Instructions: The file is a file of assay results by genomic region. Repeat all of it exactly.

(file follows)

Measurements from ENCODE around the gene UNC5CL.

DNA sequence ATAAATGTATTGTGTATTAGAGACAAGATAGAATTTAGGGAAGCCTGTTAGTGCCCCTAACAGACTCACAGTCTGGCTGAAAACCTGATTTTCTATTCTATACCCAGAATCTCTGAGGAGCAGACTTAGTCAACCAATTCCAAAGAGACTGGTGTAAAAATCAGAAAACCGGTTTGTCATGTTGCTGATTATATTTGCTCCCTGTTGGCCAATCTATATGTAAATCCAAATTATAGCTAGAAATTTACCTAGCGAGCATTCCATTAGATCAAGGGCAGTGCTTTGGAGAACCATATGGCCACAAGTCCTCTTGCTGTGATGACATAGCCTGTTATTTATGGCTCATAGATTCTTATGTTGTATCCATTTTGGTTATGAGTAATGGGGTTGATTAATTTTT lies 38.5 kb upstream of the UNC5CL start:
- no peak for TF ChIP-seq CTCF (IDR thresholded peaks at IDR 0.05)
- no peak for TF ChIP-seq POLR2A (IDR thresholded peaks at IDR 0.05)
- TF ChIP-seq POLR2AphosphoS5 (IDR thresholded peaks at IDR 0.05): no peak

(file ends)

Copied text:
Measurements from ENCODE around the gene UNC5CL.

DNA sequence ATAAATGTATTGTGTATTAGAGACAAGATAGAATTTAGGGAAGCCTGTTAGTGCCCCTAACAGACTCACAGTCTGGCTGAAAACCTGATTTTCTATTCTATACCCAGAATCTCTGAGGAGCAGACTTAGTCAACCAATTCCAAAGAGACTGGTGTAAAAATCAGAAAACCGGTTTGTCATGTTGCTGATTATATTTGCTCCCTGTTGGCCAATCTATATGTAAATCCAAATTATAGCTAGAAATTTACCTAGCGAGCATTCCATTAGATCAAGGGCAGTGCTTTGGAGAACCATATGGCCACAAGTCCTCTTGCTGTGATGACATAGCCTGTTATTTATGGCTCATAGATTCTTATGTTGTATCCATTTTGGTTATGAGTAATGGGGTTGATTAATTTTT lies 38.5 kb upstream of the UNC5CL start:
- no peak for TF ChIP-seq CTCF (IDR thresholded peaks at IDR 0.05)
- no peak for TF ChIP-seq POLR2A (IDR thresholded peaks at IDR 0.05)
- TF ChIP-seq POLR2AphosphoS5 (IDR thresholded peaks at IDR 0.05): no peak